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Emmie Dohse – Free Time EP

Updated: May 24, 2021

Album artwork for soft pop artist's Free Time EP.

Release Date: August 14, 2020 Genre: Classical, Soft Pop, Folk Label: Independent

Emmie Dohse is a singer-songwriter based out of Washington, D.C. has released her debut EP, Free Time, this past summer. Dohse’s EP unites various genres such as classical, soft pop, folk, and Americana into one collection of songs. Dohse brings a unique aspect to the genres with her unusual chord progressions and genuine, honest songs from the heart -both lyrically and musically. Dohse grew up classically trained in piano learning and performing Beethoven, Bach, and Debussy, and shortly after started writing musical pieces of her own. Eventually, Dohse got over her bigger musical fear and began to write her own lyrics and provide her voice on top of her music. Dohse’s soprano voice and musical characteristics are often compared to fellow singer-songwriters such as Allison Krauss and Sara Bareilles.

Emmie is just beginning to pave herself a promising path with her music, and with a magnificent EP of five astonishing songs to start it off right. She incorporates a plethora of topics that are close to her in the lyrical songwriting on her first five tracks out to the world. Dohse’s introductory EP opens with the opening number, “The House on the Corner.” A track about an imagined story she wrote after seeing an abandoned house along the road one time in the past. Her classical music background shines bright in the opening track with its detailed folk stylings that round the track out splendidly.

The second track on Free Time is the piano ballad, “Last I Heard,” which features the warm, soulful voice of Manny Davis. “Last I Heard” captures the sheer emotion of both Emmie and Manny in every way. While the track is simple to the core, it stands out as one of the EP’s highlights with its genuine and profound emotion that any listener will feel as it’s their own. “Last I Heard,” tells a tale of looking up somebody on social media, that you knew in high school. These two people are either reconnecting or wishing to reconnect after so many years apart from each other. The EP’s third track, “I Never Go Out” tackles the subject of a horrible first impression at a bar that pulls out Emmie’s folk influence with just a ukulele and her voice in a soft and sincere “feelings spilled on the floor” type of vibe on the song.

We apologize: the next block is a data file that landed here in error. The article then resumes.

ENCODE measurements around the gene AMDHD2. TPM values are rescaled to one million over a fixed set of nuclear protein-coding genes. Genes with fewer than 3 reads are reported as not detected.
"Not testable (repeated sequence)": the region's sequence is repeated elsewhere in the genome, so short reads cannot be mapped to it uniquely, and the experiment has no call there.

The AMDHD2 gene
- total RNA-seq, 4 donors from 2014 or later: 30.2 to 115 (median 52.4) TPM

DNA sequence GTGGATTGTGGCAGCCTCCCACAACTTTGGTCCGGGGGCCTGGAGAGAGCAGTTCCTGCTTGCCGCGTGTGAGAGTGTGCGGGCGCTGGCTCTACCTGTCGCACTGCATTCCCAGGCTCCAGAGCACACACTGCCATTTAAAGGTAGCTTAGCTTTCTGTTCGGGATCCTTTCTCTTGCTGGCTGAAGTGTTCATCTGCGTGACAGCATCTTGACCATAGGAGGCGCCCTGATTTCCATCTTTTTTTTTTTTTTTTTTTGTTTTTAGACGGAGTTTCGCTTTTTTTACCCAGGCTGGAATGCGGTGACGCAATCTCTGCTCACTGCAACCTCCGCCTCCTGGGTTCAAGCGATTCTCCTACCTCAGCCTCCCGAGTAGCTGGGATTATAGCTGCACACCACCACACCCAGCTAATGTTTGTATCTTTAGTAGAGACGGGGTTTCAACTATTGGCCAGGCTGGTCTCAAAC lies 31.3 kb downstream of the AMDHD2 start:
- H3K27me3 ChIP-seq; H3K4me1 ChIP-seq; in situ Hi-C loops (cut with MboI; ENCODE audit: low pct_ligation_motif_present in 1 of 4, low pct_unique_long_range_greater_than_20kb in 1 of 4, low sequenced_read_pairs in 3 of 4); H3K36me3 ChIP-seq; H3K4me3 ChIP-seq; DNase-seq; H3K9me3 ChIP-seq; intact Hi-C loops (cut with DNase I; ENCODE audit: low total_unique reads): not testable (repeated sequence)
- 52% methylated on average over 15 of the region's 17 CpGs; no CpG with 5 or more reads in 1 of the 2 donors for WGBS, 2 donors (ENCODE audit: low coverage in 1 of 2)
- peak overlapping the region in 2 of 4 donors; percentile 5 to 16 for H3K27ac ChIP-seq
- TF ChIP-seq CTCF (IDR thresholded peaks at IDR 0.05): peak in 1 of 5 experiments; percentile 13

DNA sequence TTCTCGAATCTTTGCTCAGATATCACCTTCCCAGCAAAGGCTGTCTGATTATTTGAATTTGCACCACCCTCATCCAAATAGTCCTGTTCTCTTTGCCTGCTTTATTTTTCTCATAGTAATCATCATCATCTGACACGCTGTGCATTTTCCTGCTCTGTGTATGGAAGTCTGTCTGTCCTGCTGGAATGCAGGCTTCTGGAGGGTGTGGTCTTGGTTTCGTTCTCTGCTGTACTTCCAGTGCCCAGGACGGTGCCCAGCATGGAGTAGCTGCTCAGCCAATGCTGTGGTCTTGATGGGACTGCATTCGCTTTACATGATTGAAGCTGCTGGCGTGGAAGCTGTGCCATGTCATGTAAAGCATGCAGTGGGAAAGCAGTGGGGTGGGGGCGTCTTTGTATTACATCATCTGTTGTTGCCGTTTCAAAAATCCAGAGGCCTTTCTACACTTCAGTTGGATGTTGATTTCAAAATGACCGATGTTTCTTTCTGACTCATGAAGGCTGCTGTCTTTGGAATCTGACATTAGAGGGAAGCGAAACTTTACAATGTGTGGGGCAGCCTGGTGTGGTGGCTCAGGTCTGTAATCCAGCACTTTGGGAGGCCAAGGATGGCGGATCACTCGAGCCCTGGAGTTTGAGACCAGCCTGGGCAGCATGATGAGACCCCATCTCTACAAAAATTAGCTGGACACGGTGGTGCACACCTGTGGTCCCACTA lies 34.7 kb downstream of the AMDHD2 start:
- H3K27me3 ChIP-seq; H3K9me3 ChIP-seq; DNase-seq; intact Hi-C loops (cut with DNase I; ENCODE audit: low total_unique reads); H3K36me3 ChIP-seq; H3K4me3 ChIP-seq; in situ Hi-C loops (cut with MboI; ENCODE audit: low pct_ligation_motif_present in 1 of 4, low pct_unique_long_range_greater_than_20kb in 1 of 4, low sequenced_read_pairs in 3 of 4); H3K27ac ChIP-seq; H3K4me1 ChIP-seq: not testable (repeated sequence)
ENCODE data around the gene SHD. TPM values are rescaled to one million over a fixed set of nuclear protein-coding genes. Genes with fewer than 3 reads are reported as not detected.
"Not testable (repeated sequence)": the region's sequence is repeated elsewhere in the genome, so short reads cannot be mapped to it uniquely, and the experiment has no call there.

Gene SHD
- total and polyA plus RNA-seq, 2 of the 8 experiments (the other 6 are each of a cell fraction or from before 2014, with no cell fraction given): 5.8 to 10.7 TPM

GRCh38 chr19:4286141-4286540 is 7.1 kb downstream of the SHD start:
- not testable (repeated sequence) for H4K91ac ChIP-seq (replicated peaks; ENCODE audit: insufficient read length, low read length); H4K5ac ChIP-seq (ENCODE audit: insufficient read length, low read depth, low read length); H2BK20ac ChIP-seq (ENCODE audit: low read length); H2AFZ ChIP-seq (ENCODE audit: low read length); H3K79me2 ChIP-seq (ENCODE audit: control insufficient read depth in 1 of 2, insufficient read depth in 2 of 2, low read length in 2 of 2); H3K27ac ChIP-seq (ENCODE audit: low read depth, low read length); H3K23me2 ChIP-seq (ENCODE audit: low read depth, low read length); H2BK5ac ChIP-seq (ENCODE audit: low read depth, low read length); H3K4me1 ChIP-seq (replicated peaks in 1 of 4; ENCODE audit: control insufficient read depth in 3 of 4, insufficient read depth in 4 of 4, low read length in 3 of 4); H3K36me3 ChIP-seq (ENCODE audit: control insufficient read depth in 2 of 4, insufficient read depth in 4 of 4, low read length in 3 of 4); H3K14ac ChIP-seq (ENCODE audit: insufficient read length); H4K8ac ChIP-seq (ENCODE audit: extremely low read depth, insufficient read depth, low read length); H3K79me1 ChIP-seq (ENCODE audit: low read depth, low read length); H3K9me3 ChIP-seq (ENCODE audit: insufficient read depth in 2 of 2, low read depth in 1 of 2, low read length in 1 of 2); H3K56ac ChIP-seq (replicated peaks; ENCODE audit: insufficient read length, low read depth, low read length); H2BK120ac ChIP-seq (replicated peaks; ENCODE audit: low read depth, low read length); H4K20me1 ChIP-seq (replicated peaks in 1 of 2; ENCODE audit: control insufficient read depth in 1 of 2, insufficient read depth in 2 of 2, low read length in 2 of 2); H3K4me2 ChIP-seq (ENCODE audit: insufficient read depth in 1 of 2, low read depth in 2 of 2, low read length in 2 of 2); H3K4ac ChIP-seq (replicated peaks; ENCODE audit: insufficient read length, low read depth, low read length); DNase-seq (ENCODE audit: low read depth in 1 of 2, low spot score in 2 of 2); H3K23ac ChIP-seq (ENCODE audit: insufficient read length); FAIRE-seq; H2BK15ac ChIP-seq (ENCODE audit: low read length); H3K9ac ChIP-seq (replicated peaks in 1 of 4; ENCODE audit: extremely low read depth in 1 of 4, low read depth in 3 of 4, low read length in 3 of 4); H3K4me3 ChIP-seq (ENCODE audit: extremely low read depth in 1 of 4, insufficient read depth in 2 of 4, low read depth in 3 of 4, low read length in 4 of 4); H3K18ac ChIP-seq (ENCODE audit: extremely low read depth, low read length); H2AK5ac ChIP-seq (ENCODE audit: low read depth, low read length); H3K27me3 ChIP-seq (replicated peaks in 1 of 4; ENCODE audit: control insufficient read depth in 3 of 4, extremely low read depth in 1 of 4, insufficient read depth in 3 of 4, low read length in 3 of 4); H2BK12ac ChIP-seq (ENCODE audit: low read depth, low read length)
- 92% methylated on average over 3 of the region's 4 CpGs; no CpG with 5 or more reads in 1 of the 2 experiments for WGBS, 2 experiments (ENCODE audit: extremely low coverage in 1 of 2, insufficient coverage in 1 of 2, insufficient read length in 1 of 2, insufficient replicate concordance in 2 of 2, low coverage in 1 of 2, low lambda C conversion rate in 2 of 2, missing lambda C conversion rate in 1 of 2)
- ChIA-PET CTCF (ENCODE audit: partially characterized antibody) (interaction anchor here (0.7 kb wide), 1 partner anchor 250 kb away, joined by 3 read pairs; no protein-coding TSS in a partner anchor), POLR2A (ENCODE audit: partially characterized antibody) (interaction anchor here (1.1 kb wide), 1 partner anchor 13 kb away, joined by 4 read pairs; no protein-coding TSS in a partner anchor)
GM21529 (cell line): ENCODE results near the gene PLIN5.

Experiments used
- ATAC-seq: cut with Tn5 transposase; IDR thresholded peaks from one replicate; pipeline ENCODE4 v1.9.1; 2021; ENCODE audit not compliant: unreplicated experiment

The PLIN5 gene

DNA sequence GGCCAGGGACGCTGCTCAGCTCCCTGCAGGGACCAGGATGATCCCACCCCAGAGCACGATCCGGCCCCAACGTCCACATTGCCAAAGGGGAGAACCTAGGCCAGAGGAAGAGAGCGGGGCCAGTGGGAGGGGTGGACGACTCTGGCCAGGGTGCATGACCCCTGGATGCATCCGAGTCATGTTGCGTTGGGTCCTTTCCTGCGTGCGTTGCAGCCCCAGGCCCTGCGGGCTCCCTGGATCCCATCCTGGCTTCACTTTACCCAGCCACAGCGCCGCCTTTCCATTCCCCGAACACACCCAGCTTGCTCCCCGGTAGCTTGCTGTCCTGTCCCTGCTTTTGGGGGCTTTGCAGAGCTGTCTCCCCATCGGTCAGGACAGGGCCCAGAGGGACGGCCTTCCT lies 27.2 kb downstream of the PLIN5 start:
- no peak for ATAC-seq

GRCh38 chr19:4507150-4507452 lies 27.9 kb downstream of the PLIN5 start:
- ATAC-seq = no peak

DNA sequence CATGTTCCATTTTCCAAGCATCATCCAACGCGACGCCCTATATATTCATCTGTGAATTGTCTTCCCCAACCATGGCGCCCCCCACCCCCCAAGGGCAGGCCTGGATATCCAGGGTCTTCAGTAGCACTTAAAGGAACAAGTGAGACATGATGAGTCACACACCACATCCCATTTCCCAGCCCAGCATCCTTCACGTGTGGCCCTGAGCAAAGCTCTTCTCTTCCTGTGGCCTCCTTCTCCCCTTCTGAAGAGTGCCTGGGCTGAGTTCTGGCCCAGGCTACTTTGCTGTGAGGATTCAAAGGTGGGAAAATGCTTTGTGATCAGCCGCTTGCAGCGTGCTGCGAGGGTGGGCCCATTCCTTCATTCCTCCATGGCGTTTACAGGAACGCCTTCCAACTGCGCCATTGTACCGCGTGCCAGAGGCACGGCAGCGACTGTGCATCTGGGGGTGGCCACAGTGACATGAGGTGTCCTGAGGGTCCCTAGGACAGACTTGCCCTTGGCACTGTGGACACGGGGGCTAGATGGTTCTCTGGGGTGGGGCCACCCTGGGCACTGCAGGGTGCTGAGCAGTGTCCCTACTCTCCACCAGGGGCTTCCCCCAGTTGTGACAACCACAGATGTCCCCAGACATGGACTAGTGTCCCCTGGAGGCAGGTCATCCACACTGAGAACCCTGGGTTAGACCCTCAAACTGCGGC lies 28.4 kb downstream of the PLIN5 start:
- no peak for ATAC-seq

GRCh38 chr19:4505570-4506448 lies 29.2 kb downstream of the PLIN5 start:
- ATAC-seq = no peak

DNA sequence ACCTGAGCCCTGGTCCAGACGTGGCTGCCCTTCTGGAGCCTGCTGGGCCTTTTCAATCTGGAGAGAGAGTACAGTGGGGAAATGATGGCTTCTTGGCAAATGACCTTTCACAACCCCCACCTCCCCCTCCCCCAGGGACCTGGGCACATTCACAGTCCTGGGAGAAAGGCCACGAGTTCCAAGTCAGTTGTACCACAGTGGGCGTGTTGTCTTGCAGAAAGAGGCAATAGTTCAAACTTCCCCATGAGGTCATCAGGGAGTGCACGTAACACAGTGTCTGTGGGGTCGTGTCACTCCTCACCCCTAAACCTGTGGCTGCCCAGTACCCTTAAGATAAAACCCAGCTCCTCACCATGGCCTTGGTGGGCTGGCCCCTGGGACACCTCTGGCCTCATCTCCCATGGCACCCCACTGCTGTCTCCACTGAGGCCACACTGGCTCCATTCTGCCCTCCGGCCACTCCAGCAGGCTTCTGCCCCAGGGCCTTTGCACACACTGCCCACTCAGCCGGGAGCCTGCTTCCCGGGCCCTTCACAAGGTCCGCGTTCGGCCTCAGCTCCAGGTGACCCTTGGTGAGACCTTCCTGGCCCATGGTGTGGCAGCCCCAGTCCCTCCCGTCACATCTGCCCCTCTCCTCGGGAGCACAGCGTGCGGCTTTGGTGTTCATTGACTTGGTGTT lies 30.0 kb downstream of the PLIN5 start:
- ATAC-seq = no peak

“My best friend introduced me to a close friend of hers one night when we were out for drinks. I’ve never been so repulsed by someone I just met, so fast,” recalls Dohse. “It was one of those encounters you keep thinking to yourself, ‘Did this guy really just say that?'”

The fourth track on Free Time is “Milk and Honey.” It’s a straightforward traditional folk track musically. However, lyrically “Milk and Honey” is where the song shines like the brightest star in the night sky. Emmie is a self-described history nerd and wrote the track from somebody’s perspective while in the 1930s Dust Bowl and tackles the inner struggle this person is going through of losing everything they had and having some strife with their core beliefs. The hook, “Father, father, why have you forsaken me,” was the first thing Emmie came up with for the song while she was messing around writing on her guitar. Closing out the EP is the piano ballad, “Fortress.” The fifth and final track is another from the heart, that’s incredibly honest. It tackles a friendship of Emmie’s, that did not reciprocate the same back to her.

“It’s important to me in any relationship that there’s give and take. [Fortress] was written after a friendship turned out not to be as strong as I thought it was. There’s nothing more frustrating than putting more into a connection than you’re getting,” states Dohse.

Dohse’s Free Time has a little bit for everyone in its respective genres. If you’re looking for something similar to Adele’s “Someone Like You, turn to “Fortress.” Whereas “I Never Go Out” could very well be viewed as something similar to Ingrid Michaelson’s “You and I.” Finally, if you were to listen to both the tracks “The House on the Corner” and “Milk and Honey,” they’ll get you close to something from Allison Krauss or Margo Price.

This is just the start of a blossoming career for Emmie. I will be patiently waiting to see what Emmie has to offer up in the future. Please stay in touch with her by visiting her Instagram in the links provided below and make sure to stream and purchase her debut EP Free Time, which is out now on all major music streaming services.


Check out more from Emmie Dohse:

Press photo for soft pop artist Emmie Dohse.

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